The study found that being obese was associated with at least a 20 percent higher rate of dying from all-cause or cardiovascular disease-related mortality. Furthermore, obese individuals were estimated to die 3.7 years earlier from all-cause than normal weight individuals. The risk was greatest for obese adults between 45 and 64 years of age, whose all-cause mortality was expected to be at least 7.1 years earlier than individuals of normal weight; and whose death from cardiovascular disease was advanced by up to 12.8 years.
“These findings call attention to the impact of the obesity epidemic on the health status, and further its aging effect or premature deaths, among U.S. adults, and suggest that the impact of obesity in the U.S. population has yet to be seen in light of the high prevalence of obesity currently observed in children and adolescents,” the study’s authors conclude.
[“Body mass index categories and mortality risk in US adults: The effect of overweight and obesity on advancing death.” Contact: Luisa Borrell, DDS, PhD, Department of Health Sciences, Lehman College, CUNY, Bronx, N.Y., email@example.com].
Family members of those incarcerated at greater risk of cardiovascular disease According to new research from the American Journal of Public Health, being a family member of an incarcerated individual is associated with higher risk of cardiovascular health concerns, including obesity, heart attack and stroke.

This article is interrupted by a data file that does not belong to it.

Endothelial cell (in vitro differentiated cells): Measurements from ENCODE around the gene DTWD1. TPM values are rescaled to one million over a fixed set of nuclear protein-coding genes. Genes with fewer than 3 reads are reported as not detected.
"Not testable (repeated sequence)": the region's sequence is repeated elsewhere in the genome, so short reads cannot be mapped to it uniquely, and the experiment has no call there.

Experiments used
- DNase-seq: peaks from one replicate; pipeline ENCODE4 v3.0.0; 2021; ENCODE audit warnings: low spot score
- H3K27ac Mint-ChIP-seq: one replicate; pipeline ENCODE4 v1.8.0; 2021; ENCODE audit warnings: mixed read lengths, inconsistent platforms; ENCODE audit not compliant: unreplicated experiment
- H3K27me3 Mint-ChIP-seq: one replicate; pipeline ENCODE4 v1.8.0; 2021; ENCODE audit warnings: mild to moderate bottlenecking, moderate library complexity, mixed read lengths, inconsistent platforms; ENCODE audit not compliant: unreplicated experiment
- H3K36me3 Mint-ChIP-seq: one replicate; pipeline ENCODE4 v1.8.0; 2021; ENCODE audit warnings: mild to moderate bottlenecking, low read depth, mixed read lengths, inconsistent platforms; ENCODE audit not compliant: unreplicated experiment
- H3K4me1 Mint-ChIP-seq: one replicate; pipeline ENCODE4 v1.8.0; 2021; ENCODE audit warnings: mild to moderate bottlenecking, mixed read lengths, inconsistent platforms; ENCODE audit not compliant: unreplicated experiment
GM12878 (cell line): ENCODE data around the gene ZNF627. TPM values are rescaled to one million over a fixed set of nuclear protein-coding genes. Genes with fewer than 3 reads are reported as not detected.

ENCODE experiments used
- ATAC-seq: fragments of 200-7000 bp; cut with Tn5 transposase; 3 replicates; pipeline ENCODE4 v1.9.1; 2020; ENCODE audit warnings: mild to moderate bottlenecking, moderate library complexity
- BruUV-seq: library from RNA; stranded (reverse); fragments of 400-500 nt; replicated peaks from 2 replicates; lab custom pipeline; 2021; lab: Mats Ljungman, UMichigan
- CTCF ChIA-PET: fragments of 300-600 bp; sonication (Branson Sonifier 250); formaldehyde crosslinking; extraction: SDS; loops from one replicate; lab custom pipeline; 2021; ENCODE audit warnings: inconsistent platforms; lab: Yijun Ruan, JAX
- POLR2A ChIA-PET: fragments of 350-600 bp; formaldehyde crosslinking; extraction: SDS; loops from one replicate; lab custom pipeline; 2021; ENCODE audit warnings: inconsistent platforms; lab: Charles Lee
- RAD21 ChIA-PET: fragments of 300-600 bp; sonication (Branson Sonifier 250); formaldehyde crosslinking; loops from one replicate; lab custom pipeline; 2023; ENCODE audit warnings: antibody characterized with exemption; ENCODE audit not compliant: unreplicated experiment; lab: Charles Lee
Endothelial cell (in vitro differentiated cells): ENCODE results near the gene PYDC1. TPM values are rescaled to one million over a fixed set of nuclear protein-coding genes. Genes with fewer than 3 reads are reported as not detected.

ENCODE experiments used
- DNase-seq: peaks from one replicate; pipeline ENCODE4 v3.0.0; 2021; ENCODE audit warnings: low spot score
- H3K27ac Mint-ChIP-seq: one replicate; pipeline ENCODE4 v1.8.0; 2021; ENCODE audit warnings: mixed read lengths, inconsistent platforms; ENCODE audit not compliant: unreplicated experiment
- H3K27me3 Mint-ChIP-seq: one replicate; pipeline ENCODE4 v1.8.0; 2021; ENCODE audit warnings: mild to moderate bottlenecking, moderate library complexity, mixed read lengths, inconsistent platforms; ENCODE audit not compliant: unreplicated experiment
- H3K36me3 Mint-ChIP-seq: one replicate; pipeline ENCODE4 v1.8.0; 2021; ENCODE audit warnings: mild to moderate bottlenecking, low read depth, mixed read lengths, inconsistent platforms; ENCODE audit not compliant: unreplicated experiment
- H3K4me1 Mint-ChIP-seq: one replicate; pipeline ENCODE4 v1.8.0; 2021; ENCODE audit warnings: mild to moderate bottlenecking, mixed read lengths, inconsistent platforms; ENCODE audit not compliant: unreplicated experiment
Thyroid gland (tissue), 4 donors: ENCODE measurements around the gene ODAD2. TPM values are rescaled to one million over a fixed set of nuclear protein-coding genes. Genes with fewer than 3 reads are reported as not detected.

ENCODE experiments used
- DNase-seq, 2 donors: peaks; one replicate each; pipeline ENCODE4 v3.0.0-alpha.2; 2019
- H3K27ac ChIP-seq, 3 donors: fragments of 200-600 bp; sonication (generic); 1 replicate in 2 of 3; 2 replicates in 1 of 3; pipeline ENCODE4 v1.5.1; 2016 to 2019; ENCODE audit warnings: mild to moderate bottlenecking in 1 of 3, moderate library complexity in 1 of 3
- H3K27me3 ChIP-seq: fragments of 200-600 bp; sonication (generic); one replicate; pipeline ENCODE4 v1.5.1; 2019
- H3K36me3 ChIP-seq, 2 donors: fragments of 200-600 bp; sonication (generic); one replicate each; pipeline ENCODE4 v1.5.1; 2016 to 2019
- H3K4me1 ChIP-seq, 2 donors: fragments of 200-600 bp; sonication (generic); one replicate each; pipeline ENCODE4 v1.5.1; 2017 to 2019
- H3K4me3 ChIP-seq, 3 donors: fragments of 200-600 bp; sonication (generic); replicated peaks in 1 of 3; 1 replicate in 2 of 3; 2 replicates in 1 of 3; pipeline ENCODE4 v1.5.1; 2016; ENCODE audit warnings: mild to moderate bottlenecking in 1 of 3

Using survey data collected from the National Survey of American Life, researchers investigated the prevalence of health outcomes such as diabetes, hypertension, heart attack or stroke and obesity among Americans to determine if having a family member incarcerated was an indicator for health concerns.
Results indicated that family member incarceration was associated with higher odds of obesity, heart attack or stroke among women. In addition, researchers found women family members of those incarcerated self-reported fair or poor health, but not men who were family members of those incarcerated.
“Physicians working in communities where incarceration is prevalent should consider screening for family history of incarceration because it may provide information about a woman’s social support system and her risk of cardiovascular disease.
“Our findings suggest that family member incarceration has profound implications for women’s cardiovascular health across race and should be considered a unique risk factor that contributes to racial disparities in women’s health because of the disproportionate burden of this experience among black women,” the authors of the study explain.
[“A heavy burden? The Cardiovascular health consequences of having a family member incarcerated.” Hedwig Lee, Department of Sociology, University of Washington, Seattle, Wash., firstname.lastname@example.org].